Jerry Brown is seeking restoration to his throne in California. He’s always counted on the loyalty of government-employee unions. And reciprocated. A new term as governor will surely worsen the Golden State’s economic circumstances. Apres lui, le deluge!
Perhaps for that reason, Brown has been dogged throughout his campaign by rumors that he may have padded his own government-funded pension account.
In 1990, rightly disgruntled California voters passed Proposition 140, which ended several luxe special retirement funds designed for elected state officials. But Brown and a few other long-time California state employees are grandfathered into a remaining honeypot — the “Legislators’ Retirement System” (LRS).
CalPERS, the state’s big public employee retirement fund, administers the LRS; and the conflicting public-disclosure and individual-privacy requirements that apply twist administrators into knots. But with few people in the plan, it’s relatively easy to deduce who earns, contributes, and stands to collect what.
Making such deductions, media outlets including the Orange County Register have concluded that Brown may have accumulated more years of service toward LRS pension money than he actually served.
The discrepancy could be a simple error . . . or a complex accuracy. In either case, it highlights the statist obtuseness involved.
Some public pension experts have suggested that the LRS may have credited Brown for the time he served as mayor of Oakland and in other government positions (though this would seem to run against LRS guidelines). CalPERS spokespeople say they know how the LRS beneficiary likely to be Brown has earned his pension credits but are “prohibited by law” from sharing the answer with the public. Brown’s campaign has hidden behind the law, too.
Here I’ll add a personal impression of Brown’s regal self-regard. Years ago, I was on an afternoon flight from Sacramento to Burbank with a few dozen tired lobbyists and state-employee types. One was a very attractive woman whose looks and demeanor suggested that she (or her family) had come from India. She was seated across the aisle from me and smiled nicely as we settled in.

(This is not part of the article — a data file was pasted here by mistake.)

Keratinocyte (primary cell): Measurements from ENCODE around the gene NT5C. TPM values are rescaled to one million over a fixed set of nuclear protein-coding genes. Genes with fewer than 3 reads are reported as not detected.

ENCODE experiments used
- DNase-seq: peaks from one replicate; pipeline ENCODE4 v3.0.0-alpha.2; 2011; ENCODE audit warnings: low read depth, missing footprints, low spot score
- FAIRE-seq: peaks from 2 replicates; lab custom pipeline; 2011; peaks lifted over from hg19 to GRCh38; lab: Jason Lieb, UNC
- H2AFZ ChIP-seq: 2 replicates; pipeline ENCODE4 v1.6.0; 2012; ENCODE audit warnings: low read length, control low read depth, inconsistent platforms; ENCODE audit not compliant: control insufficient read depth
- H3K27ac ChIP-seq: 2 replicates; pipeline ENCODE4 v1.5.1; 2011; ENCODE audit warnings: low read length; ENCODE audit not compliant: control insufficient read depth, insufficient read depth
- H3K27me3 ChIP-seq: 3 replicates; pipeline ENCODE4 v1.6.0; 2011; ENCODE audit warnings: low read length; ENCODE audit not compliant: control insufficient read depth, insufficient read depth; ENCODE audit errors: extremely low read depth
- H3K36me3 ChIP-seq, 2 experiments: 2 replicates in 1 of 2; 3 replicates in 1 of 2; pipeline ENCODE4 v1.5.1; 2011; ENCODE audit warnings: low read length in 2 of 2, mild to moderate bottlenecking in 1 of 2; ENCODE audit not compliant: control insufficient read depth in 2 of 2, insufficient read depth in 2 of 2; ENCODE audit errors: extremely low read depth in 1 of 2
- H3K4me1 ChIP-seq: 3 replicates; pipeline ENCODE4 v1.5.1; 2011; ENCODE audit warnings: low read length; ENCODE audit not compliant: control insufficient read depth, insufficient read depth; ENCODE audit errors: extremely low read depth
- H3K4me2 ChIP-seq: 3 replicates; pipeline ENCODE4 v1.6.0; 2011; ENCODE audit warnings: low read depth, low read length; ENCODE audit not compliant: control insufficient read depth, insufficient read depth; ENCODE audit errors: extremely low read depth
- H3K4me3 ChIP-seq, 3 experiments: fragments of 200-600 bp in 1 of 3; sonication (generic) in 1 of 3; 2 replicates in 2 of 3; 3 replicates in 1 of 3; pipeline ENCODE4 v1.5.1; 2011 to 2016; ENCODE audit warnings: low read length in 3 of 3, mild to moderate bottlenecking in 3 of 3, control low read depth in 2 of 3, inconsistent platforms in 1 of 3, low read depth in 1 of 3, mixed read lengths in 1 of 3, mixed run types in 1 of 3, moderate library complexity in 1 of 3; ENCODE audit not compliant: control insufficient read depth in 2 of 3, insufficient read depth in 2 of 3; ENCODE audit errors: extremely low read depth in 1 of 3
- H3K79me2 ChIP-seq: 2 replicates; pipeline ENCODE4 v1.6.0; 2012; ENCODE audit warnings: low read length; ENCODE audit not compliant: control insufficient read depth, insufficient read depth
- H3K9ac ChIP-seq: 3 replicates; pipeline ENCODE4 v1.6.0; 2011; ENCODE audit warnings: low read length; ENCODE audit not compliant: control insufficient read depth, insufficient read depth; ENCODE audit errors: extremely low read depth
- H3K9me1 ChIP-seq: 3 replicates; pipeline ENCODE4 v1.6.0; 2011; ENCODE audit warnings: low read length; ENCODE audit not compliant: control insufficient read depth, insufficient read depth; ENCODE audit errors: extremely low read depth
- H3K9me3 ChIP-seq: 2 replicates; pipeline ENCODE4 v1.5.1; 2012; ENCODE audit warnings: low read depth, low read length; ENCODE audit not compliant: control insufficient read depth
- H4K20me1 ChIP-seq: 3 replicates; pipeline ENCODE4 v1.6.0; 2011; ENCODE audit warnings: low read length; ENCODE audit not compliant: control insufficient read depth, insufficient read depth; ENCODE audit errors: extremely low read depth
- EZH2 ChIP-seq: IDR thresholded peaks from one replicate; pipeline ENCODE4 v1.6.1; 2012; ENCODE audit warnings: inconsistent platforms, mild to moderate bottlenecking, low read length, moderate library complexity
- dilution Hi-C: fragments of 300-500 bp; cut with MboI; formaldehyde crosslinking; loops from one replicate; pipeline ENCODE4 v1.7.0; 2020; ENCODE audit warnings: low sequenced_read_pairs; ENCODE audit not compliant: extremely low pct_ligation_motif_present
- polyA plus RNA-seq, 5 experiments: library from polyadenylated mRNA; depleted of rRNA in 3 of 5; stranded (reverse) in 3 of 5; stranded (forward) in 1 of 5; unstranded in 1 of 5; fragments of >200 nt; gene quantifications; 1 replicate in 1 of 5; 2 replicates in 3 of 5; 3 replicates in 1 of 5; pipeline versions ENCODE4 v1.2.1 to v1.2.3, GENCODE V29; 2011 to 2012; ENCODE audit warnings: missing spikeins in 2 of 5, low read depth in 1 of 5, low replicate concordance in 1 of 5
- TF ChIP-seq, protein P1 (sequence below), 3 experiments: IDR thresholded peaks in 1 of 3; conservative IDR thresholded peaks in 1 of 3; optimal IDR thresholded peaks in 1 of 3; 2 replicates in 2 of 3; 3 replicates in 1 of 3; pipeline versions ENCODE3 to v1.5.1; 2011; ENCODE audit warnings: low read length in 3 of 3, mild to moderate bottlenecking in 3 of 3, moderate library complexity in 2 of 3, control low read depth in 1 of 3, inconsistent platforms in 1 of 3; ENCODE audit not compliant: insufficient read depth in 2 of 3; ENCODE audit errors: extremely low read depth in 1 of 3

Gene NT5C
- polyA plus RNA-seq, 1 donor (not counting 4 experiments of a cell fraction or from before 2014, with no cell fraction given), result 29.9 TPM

As soon as the 737 was in the air, Brown — who was then between government gigs and had recently spent time with Mother Teresa in Calcutta — beelined back from the first-class cabin and stood over the attractive woman, breaking out some hoary pickup lines involving tandoori chicken and his fancy house in L.A. The flight attendants were in a rush to get their beverage service started on the short flight. One asked Brown to return to his seat. He asked the attractive woman to join him, but the flight attendant said that wasn’t allowed. Brown’s face fell, in a look of infantile disappointment. He complained that the rule was silly (to his credit, he didn’t bust out, “Do you know who I am?”). He then asked the attractive woman what she wanted to do. She demurred to the flight attendant’s reading of policy. So, Brown took the seat next to her and some intense, whispered conversation followed.
After downing my Diet Coke, I went to the restroom. When I got back to my seat, Brown and the woman were gone. Up to first-class, no doubt, while the flight attendants were otherwise engaged. At the time, I thought, “Good for them.” But the road to public profligacy is paved with a million small, selfish choices.